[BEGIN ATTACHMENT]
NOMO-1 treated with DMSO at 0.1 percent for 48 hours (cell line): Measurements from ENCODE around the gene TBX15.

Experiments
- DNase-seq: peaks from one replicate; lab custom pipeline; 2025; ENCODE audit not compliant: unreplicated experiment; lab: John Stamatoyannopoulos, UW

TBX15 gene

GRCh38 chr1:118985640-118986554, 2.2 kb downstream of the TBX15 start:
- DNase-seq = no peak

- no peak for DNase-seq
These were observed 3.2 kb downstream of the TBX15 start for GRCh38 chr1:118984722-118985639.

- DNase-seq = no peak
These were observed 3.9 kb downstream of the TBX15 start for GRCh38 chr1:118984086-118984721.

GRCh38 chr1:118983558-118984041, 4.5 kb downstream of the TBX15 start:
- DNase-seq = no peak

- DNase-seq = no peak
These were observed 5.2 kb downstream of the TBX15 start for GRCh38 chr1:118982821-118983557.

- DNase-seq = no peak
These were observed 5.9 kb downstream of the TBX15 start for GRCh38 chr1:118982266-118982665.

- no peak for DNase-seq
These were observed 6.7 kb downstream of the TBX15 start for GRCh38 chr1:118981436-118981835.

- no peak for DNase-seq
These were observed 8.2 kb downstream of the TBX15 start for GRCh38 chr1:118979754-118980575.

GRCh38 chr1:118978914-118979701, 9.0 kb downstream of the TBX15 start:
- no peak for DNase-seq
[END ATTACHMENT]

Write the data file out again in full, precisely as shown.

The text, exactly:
NOMO-1 treated with DMSO at 0.1 percent for 48 hours (cell line): Measurements from ENCODE around the gene TBX15.

Experiments
- DNase-seq: peaks from one replicate; lab custom pipeline; 2025; ENCODE audit not compliant: unreplicated experiment; lab: John Stamatoyannopoulos, UW

TBX15 gene

GRCh38 chr1:118985640-118986554, 2.2 kb downstream of the TBX15 start:
- DNase-seq = no peak

- no peak for DNase-seq
These were observed 3.2 kb downstream of the TBX15 start for GRCh38 chr1:118984722-118985639.

- DNase-seq = no peak
These were observed 3.9 kb downstream of the TBX15 start for GRCh38 chr1:118984086-118984721.

GRCh38 chr1:118983558-118984041, 4.5 kb downstream of the TBX15 start:
- DNase-seq = no peak

- DNase-seq = no peak
These were observed 5.2 kb downstream of the TBX15 start for GRCh38 chr1:118982821-118983557.

- DNase-seq = no peak
These were observed 5.9 kb downstream of the TBX15 start for GRCh38 chr1:118982266-118982665.

- no peak for DNase-seq
These were observed 6.7 kb downstream of the TBX15 start for GRCh38 chr1:118981436-118981835.

- no peak for DNase-seq
These were observed 8.2 kb downstream of the TBX15 start for GRCh38 chr1:118979754-118980575.

GRCh38 chr1:118978914-118979701, 9.0 kb downstream of the TBX15 start:
- no peak for DNase-seq